Today we leave the sordid world of bogus claims about antique cars and enter the bizarre realm of fringe Earhart lore to hear from the “other Irene Bolam,” Irene E. Bolam, who gained her last name through an accident of marriage and was a sometime, little-regarded member of the Amelia Earhart Society whose total contributions can be found in the below essay. I have no photo of her, can’t find her maiden name, and know almost nothing of her, or whether she’s even still alive.* But she did have a few opinions, not all coherent, about the better-known Irene with the same last name, and she voices them in the below essay for the AES readership.
Shortly after publication of Joe Klaas’ Amelia Earhart Lives * in 1970, Irene Bolam held a well-attended but brief news conference in which she spoke only a few sentences, although these were most emphatic, according to observers. Holding an upside-down copy of the source of her consternation, she labeled it a “cruel hoax,” slammed the book on a table, roared, “I AM NOT AMELIA EARHART!” and left the room. Seven weeks later, publisher McGraw-Hill ceased sales of Amelia Earhart Lives and pulled it from shelves nationwide; no official explanation was ever given.
lrene’s written denial to Klaas and Joe Gervais, “I am not she,” was apparently too succinct and unassertive to convince them of her veracity. For the record, Irene Craigmile Bolam (Oct. 1, 1904 – July 7, 1982) was a former aviatrix who claimed to know Amelia Earhart and other celebrities, but in middle age had morphed into a devoted wife, financial manager, world traveler and resident of Monroe Township, Middlesex County, New Jersey, but these real and verifiable facts evaded the Earhart-addled Gervais, who never accepted them, at least publicly.
For anyone who would like to learn or get reacquainted with the odious details of the long-debunked, worm-eaten Amelia Earhart-as-Irene Bolam myth, please see “Irene Bolam and the Decline of the Amelia Earhart Society: Part I of IV,” on Dec. 29, 2015, the first of a four-part series I wrote on this dark chapter of the Earhart saga, as well as the 2005 jointly written “Amelia Earhart’s Survival and Repatriation: Myth or Reality?” also known as “The Atchison Report.”
The following essay by the “other Irene Bolam” appeared in the December 1993 edition of the Amelia Earhart Society Newsletters. (Boldface emphasis mine throughout.)
“A Personal View of Irene Bolam”
By Irene E. Bolam
Irene O’Crowley Craigmile Heller Bolam acquired her name the same way I did: by marrying one of the Bolam brothers. Her husband, Guy Bolam, was the first son of their father, born in England at the turn of the century. My husband, John was the last son, born in the U.S., 31 years later. So Irene became-a sister-in-law in the family when she married Guy in 1958, albeit more than a generation from us in age. John and I first met her in 1964 when we returned from Germany. She and Guy picked us up at JFK airport and took us to their home in Bedford Hills, N.Y. for several days. Irene was gracious, friendly, generous, helpful, funny, intelligent, worldly, and very much in charge of things. Guy was charming, intelligent, worldly, dapper, opinionated, but a stubborn Englishman who was hard to live with.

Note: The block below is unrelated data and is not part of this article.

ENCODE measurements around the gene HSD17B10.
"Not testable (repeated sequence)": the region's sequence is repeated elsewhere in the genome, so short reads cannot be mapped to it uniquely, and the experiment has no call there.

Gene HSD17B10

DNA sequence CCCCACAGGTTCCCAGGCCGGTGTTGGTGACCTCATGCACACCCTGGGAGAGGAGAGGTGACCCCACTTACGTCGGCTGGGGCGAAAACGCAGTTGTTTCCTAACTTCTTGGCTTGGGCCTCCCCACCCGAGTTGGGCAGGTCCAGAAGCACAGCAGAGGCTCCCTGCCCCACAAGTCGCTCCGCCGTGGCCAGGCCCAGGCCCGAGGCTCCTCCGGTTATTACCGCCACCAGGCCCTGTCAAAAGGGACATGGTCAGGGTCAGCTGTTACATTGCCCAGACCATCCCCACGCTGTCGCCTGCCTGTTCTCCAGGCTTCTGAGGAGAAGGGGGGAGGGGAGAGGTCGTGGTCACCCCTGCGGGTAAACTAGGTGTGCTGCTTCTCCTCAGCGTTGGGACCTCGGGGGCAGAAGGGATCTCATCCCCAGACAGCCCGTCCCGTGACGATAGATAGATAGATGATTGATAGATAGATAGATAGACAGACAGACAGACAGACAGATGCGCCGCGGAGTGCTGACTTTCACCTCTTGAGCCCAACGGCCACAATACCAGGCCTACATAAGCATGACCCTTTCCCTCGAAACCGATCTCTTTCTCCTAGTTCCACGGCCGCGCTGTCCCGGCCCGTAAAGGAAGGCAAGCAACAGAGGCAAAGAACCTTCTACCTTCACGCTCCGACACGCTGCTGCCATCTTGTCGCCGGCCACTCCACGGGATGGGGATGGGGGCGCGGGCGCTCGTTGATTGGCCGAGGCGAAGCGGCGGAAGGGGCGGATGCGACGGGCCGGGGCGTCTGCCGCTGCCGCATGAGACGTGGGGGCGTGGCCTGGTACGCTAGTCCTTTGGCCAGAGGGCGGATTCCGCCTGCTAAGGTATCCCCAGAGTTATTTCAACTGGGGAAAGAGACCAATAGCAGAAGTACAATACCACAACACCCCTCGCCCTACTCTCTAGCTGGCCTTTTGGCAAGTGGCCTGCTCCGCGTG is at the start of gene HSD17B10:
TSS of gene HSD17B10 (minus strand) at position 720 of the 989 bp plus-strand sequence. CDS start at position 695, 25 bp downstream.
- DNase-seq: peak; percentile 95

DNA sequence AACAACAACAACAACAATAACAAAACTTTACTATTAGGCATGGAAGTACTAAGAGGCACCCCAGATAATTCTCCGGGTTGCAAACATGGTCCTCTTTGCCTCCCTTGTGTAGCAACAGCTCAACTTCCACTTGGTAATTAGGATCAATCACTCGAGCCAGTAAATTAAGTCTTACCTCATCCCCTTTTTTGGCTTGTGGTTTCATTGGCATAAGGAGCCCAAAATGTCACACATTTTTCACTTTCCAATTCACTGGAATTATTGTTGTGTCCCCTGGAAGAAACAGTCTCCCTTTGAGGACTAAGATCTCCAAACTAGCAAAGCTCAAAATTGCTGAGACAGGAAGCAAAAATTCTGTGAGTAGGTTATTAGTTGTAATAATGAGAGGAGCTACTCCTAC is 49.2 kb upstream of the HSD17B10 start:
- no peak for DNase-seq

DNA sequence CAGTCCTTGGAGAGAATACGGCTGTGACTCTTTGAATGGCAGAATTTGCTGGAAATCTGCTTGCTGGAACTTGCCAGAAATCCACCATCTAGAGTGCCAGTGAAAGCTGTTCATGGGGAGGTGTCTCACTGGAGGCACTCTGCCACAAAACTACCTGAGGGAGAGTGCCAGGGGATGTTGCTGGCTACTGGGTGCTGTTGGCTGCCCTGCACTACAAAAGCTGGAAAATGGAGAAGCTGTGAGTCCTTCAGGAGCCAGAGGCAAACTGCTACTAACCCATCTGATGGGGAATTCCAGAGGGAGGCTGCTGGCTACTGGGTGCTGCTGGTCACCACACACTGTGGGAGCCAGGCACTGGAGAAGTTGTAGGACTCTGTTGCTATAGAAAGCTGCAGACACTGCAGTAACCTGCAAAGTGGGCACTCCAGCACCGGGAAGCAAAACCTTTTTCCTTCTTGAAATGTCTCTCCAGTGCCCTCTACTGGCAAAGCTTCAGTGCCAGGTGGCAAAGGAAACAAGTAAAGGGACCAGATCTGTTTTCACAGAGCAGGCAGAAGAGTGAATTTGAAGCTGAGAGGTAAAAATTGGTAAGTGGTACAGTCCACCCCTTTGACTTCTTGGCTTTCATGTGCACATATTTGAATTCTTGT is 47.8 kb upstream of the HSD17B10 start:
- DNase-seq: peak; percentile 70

Regardless of what the New Jersey psychic said about Irene’s problems with love, marriage and grief during the first half of her life, she and Guy finally found true love when they married in their 50s. She was a perfect asset for his worldwide business dealings. They made friends easily, loved to travel, and people were delighted to be with them. Yet we believe that foremost they were friends and protectors of each other, and perhaps the keepers of each other’s secrets.
Guy and Irene traveled extensively and often, because he worked with Radio Luxembourg. Since he was born and raised in England, they spent much time with friends there. They met the author Lady Mary Stewart (from Scotland) on a train in southern Europe. Later while dining at their hotel they saw her sitting alone in the same dining room. Guy asked her to join them, and a very deep and lasting relationship continued between their families for the rest of their lives. Guy and Irene knew people all around the world, some of which were well known figures in high places. We can’t say there was anything odd or deceptive about this. Irene, especially, was very outgoing and friendly. If she liked you, you were a friend forever. People liked her immensely, and would proudly introduce her to others. She was intelligent, articulate (except for occasionally salty and sometimes acerbic language), and had a commanding presence. She knew a lot of important people, including many high ranking military officers, astronauts, and flyers.